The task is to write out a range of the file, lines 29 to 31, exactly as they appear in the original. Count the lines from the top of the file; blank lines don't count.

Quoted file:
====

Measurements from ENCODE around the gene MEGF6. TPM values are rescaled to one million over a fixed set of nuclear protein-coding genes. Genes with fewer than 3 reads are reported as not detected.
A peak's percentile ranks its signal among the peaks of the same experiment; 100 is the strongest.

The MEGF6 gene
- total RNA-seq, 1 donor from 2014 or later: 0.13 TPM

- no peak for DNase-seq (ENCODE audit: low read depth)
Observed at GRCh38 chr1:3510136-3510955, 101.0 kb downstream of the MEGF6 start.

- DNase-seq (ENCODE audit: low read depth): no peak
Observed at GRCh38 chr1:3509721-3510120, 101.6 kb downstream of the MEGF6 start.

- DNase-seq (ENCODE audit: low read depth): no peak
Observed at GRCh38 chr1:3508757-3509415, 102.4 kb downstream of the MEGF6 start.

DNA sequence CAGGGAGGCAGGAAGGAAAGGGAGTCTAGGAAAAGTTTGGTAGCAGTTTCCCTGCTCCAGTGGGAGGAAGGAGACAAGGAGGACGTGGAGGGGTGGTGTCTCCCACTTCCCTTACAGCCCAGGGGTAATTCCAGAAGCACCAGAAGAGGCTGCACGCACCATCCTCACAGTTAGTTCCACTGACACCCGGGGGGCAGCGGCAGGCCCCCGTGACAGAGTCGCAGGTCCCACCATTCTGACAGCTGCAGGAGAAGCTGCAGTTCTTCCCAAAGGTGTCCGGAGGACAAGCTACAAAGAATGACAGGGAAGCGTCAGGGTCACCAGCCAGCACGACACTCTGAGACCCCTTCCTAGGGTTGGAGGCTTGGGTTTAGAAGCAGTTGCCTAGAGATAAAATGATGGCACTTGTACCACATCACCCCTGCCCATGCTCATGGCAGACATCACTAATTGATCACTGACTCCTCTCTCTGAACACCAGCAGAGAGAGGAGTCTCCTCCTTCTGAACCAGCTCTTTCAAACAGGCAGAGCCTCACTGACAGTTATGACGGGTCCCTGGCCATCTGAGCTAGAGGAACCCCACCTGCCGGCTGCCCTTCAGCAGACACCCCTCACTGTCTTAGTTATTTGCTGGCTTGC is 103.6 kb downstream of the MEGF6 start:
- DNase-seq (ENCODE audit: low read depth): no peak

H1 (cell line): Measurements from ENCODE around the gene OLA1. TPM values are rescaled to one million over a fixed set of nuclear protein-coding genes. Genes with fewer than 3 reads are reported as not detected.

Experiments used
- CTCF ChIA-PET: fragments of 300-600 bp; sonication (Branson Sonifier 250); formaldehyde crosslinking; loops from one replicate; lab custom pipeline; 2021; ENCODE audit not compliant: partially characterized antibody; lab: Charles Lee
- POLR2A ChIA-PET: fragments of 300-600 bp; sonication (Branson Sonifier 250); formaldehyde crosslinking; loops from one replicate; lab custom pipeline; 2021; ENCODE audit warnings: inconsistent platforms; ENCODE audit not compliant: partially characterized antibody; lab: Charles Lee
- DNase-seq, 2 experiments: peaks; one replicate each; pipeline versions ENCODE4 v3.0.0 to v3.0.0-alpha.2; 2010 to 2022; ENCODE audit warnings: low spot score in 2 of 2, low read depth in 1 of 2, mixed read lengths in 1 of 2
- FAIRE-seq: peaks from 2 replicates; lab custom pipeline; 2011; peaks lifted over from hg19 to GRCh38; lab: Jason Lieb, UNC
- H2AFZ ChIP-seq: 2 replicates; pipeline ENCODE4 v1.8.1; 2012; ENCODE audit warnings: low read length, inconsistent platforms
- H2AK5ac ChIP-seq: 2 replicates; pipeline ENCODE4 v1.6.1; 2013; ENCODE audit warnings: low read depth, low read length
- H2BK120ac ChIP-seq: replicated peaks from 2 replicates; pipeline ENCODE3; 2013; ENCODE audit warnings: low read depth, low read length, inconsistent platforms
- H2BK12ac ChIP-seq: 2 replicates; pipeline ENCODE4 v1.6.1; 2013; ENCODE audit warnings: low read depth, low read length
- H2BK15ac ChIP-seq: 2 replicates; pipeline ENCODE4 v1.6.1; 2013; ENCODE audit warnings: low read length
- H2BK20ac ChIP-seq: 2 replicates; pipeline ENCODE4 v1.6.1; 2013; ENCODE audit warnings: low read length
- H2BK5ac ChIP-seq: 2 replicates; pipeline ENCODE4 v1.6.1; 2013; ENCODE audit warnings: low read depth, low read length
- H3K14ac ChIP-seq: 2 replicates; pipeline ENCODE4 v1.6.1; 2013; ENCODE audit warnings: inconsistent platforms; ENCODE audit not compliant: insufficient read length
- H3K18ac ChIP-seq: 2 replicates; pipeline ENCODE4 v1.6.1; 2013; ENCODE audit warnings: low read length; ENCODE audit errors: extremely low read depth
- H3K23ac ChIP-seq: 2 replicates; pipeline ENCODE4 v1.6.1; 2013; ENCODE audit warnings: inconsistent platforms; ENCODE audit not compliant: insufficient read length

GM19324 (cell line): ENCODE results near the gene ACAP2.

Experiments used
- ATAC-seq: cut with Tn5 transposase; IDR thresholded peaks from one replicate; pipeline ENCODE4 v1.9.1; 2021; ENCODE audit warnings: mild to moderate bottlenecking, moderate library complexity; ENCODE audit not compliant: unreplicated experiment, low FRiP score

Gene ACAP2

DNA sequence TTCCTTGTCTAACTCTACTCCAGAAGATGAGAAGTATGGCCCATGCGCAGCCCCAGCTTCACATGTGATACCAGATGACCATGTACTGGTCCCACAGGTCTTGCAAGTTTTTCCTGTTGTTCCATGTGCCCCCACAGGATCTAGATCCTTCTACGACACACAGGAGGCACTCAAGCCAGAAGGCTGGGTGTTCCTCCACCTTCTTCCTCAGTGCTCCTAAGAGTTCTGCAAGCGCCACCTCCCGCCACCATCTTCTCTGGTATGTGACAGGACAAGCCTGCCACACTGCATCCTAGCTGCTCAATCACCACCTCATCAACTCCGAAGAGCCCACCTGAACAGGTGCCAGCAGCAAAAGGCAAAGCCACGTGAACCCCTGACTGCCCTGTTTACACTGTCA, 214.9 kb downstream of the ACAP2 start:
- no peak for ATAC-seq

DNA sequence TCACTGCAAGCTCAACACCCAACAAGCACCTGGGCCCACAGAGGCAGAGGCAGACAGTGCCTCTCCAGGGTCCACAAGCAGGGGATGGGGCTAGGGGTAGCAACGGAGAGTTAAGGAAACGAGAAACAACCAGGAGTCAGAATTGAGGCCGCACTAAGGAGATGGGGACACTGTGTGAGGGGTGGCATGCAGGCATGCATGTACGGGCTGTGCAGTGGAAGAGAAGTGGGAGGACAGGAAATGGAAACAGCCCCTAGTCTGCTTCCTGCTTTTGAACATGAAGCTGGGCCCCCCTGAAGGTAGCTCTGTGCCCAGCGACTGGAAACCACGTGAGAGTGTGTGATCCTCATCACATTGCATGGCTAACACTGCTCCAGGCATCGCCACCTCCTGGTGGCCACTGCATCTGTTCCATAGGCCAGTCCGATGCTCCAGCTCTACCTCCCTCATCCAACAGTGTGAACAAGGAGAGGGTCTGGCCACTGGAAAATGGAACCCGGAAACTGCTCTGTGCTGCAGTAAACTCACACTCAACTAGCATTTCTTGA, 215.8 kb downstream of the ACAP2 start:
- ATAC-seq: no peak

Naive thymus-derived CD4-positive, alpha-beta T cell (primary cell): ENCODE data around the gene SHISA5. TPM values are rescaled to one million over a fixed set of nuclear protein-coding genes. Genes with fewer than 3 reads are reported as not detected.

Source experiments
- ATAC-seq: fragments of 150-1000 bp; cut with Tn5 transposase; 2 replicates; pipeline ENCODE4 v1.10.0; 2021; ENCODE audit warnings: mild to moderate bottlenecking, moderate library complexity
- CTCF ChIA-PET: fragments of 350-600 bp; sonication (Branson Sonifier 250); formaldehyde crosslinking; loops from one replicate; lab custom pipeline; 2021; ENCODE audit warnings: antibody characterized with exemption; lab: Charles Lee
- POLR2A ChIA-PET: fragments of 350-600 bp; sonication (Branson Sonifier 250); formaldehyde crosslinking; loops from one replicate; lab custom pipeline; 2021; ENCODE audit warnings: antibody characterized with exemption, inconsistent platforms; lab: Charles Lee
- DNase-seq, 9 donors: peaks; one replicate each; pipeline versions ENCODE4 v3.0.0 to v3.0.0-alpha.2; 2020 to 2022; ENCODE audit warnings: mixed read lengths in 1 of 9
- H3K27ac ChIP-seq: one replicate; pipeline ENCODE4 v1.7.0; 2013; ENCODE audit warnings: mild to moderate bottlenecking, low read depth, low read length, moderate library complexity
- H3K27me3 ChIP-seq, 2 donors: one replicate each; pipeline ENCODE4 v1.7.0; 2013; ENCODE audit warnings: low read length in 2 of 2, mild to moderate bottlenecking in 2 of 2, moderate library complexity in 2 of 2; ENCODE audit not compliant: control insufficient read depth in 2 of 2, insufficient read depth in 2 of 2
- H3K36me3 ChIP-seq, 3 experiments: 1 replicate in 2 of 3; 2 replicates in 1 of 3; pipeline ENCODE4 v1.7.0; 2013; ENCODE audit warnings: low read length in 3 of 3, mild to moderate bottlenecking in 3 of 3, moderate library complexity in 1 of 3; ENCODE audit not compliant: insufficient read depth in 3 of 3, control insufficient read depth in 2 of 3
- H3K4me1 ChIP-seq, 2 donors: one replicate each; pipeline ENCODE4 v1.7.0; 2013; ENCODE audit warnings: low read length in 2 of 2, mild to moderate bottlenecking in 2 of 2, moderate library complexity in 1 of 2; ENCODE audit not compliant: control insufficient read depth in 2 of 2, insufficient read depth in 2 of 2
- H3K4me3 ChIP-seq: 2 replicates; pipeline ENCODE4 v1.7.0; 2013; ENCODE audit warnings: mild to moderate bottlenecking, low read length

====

GM19324 (cell line): ENCODE results near the gene ACAP2.

Experiments used
- ATAC-seq: cut with Tn5 transposase; IDR thresholded peaks from one replicate; pipeline ENCODE4 v1.9.1; 2021; ENCODE audit warnings: mild to moderate bottlenecking, moderate library complexity; ENCODE audit not compliant: unreplicated experiment, low FRiP score